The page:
Undervaluing women and TAFE
13 June 2023
There’s no question that building and investing in the skills and capacity of Australia’s national labour market is critical to creating greater economic and social opportunity in Australia, but is there really a skills shortage or are we ignoring the elephant in every single room?
“Women are underutilised in the Australian economy” emerged as an unofficial catchphrase from the 2022 Jobs and Skills Summit. It has continued to evolve as a theme in the design of policy architecture for the Australia’s future labour market. Yet, it irks. Every woman is working as hard as they ever have. At home, in their community, and at work.
The Household, Income and Labour Dynamics in Australia (HILDA) survey confirms what we know from our day to day lives: women do about double the hours of unpaid labour compared to men. At the same time, men do more paid work than women.
The gender pay gap sits at 22.8 per cent nationally across all industries, exacerbated and accelerated by the pandemic. The real problem is women’s work is underpaid and undervalued.
As Minister for Women Katy Gallagher rightly pointed out, economic participation of women is severely lacking in Australia due to policy failure, lack of accommodations and outdated practices – both in terms of support (systems, structures, childcare, education and workplace safety) and fair remuneration.
Underutilisation misses the point. There is no shortage of skills. It is a shortage of government action to support women to win well paid and rewarding jobs and careers.
Initiatives to support women to achieve higher paying careers via vocational education and training (VET) pathways is excellent political theatre, but what is being done to support women’s participation beyond the shiny marketing campaign for women to enter traditionally male-dominated trades?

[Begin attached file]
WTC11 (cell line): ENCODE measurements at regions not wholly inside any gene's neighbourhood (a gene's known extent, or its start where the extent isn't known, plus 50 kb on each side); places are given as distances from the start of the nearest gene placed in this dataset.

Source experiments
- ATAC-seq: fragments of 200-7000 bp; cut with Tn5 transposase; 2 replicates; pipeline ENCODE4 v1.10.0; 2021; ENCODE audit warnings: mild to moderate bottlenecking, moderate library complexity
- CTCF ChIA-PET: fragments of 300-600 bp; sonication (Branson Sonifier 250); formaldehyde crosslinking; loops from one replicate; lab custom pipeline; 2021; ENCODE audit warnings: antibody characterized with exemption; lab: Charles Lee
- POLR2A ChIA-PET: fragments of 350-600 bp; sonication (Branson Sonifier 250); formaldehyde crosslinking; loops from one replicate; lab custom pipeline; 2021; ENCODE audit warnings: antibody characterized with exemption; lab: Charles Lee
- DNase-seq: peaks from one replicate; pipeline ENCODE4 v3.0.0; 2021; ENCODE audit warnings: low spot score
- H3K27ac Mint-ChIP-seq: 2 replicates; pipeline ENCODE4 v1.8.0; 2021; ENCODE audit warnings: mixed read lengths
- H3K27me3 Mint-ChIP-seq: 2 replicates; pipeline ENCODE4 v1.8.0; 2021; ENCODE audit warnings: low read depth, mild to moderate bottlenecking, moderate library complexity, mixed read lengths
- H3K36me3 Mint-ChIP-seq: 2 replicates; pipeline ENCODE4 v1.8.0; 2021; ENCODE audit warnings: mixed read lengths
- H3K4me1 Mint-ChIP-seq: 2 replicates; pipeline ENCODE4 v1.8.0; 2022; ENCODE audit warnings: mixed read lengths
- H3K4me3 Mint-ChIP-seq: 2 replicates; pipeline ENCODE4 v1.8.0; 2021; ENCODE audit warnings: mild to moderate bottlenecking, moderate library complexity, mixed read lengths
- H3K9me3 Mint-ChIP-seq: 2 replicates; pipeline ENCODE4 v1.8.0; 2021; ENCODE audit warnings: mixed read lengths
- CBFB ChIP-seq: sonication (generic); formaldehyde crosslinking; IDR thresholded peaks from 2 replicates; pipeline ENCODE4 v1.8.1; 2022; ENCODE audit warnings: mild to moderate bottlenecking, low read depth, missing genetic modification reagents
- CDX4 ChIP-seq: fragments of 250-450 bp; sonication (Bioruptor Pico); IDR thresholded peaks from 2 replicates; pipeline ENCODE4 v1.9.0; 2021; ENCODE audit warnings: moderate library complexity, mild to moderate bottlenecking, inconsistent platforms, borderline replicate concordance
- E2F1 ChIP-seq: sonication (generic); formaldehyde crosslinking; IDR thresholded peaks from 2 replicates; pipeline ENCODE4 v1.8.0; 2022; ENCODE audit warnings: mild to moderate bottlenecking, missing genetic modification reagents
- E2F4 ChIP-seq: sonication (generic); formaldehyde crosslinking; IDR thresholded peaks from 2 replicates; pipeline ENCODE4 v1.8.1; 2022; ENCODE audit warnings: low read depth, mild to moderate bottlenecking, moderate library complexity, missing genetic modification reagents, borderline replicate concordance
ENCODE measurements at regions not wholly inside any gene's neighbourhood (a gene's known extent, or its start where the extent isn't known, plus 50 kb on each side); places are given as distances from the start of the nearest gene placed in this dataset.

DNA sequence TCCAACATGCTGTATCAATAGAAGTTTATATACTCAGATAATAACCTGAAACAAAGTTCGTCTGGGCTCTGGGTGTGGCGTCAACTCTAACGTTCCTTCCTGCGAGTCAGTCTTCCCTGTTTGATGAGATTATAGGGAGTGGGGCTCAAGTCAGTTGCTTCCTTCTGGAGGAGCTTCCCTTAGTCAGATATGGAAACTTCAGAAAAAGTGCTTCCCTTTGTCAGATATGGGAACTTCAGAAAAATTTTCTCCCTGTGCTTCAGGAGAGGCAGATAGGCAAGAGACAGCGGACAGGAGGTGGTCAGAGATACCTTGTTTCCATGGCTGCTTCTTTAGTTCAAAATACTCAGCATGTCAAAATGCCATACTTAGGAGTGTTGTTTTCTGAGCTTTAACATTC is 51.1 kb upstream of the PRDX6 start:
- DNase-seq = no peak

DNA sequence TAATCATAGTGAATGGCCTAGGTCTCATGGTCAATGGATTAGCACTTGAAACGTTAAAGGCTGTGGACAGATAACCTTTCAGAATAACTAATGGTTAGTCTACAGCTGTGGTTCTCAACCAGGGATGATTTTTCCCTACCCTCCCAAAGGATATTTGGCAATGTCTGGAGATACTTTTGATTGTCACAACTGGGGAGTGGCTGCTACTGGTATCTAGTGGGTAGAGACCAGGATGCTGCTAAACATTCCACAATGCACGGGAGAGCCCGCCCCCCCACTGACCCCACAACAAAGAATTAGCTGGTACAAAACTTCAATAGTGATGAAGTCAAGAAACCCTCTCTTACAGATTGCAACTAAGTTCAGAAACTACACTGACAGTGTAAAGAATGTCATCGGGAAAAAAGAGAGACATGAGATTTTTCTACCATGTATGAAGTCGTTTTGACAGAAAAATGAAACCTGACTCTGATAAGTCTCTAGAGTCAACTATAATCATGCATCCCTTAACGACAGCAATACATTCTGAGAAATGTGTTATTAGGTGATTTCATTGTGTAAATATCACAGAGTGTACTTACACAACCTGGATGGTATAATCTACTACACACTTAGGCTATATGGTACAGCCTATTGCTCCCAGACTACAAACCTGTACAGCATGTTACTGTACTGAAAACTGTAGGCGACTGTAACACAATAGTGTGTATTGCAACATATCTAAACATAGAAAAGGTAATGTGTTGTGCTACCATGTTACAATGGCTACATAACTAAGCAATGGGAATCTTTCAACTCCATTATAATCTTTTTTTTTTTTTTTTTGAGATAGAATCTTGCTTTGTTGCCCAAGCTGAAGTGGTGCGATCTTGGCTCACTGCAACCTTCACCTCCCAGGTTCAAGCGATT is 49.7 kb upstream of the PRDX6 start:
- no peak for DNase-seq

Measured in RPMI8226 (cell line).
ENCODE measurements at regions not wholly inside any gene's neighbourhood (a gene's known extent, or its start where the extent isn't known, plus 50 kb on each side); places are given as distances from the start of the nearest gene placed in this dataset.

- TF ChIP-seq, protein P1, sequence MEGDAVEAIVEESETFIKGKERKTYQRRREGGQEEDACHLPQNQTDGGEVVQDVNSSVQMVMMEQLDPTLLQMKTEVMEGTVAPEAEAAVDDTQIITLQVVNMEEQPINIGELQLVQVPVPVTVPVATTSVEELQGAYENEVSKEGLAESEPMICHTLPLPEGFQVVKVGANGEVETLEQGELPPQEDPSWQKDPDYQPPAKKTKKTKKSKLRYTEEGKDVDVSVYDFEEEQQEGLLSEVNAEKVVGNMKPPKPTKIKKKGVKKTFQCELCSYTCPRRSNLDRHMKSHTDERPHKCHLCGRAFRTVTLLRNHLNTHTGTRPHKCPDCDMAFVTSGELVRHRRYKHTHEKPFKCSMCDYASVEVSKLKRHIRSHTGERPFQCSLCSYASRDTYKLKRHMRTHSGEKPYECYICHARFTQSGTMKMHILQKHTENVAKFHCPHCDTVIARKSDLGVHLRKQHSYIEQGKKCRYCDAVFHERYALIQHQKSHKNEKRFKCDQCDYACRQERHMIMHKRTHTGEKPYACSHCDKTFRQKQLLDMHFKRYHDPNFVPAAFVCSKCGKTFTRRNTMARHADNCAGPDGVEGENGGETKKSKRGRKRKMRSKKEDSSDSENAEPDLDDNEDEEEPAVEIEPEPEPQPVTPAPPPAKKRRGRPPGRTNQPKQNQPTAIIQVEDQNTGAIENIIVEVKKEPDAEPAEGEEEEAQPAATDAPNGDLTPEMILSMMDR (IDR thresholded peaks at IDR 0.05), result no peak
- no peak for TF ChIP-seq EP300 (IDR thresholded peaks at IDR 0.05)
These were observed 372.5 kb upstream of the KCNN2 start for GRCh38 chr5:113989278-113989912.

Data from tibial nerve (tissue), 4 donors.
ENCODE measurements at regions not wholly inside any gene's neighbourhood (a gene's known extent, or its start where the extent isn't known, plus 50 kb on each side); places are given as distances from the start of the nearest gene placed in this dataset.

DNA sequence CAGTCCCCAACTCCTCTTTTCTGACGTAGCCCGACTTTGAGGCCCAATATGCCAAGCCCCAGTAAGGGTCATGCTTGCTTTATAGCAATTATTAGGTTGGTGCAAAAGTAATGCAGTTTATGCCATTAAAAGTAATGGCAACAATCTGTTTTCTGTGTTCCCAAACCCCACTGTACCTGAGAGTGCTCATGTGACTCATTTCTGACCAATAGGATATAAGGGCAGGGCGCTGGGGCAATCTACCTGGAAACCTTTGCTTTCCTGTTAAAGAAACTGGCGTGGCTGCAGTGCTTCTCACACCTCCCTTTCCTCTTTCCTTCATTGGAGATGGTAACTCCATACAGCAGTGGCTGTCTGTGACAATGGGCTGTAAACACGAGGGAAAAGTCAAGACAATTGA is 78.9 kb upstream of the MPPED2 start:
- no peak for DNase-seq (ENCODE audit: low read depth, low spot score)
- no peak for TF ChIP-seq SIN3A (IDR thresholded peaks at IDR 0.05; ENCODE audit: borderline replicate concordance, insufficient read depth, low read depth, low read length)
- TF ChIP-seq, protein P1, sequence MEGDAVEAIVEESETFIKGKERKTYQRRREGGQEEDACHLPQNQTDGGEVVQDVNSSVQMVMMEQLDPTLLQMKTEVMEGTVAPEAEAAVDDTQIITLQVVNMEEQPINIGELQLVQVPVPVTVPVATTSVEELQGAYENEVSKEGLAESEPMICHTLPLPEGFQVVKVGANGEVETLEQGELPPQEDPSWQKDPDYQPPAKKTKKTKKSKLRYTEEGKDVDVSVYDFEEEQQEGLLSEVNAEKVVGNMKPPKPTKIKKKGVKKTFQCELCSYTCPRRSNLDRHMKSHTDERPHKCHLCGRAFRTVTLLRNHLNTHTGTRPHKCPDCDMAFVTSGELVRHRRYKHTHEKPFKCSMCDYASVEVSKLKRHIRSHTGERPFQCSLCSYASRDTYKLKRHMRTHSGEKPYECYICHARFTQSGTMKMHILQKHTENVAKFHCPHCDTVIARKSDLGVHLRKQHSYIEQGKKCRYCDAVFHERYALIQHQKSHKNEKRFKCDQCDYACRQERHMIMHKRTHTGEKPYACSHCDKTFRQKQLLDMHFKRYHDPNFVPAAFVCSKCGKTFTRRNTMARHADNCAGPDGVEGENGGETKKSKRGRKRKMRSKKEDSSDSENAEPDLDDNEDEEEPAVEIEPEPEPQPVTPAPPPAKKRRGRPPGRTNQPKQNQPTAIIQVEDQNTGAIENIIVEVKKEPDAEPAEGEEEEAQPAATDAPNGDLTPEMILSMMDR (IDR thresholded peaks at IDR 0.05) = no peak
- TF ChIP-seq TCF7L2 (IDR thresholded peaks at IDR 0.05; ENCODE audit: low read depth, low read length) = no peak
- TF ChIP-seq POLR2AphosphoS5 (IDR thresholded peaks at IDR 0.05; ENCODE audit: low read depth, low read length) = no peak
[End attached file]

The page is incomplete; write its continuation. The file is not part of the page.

Consider the construction industry; one of the top five industries for the future projected jobs growth.
Construction has the highest gender pay gap of any industry in Australia: sitting at 29 per cent.
The legacy impact of a male-dominated trade is that classes are taught exclusively by male teachers in most likely all male classes, meaning a woman student may be the only woman in her class.
Management is dominated by men, who may not have the training to think outside their personal experience. Women working in construction have little to no say into the decisions impacting their working lives.
The ground-breaking Respect@Work report by the Humans Right Commission found male-dominated workplace settings, such as construction and mining, present a higher risk for sexual harassment.
And there’s also day-to-day issues, such as access to clean bathroom on a worksite. A report by the Electrical Trades Union (ETU) highlights the substandard or non-existent toilet facilities for women on construction sites. This exposes women to a range of hazards, including greater risks of harassment and violence at work. It also fails to accommodate expressing milk for new mothers, sanitary needs, or the like.
It is consistently workers, via their unions, raising these issues with employers and governments. It is worker led initiatives, such as WIMDOI, that are driving change in supporting women to enter and thrive in male-dominated industries.
Valuing the social contract
Funding cuts and contestable funding has seen the relationship between schools and TAFE damaged. Many communities have a learning hub instead of TAFE campus, or worse a new private for-profit provider with no connection to community. This means transition support, pre-apprenticeships and foundation programs are virtually non-existent for students.
Governments have a responsibility to ensure vocational education is culturally safe. This includes dedicated Aboriginal and Torres Strait Islander centres with First Nations support officers. A fully funded TAFE can collaborate with communities to deliver programs that are relevant for students locally and engage community elders and members in the course delivery in their region.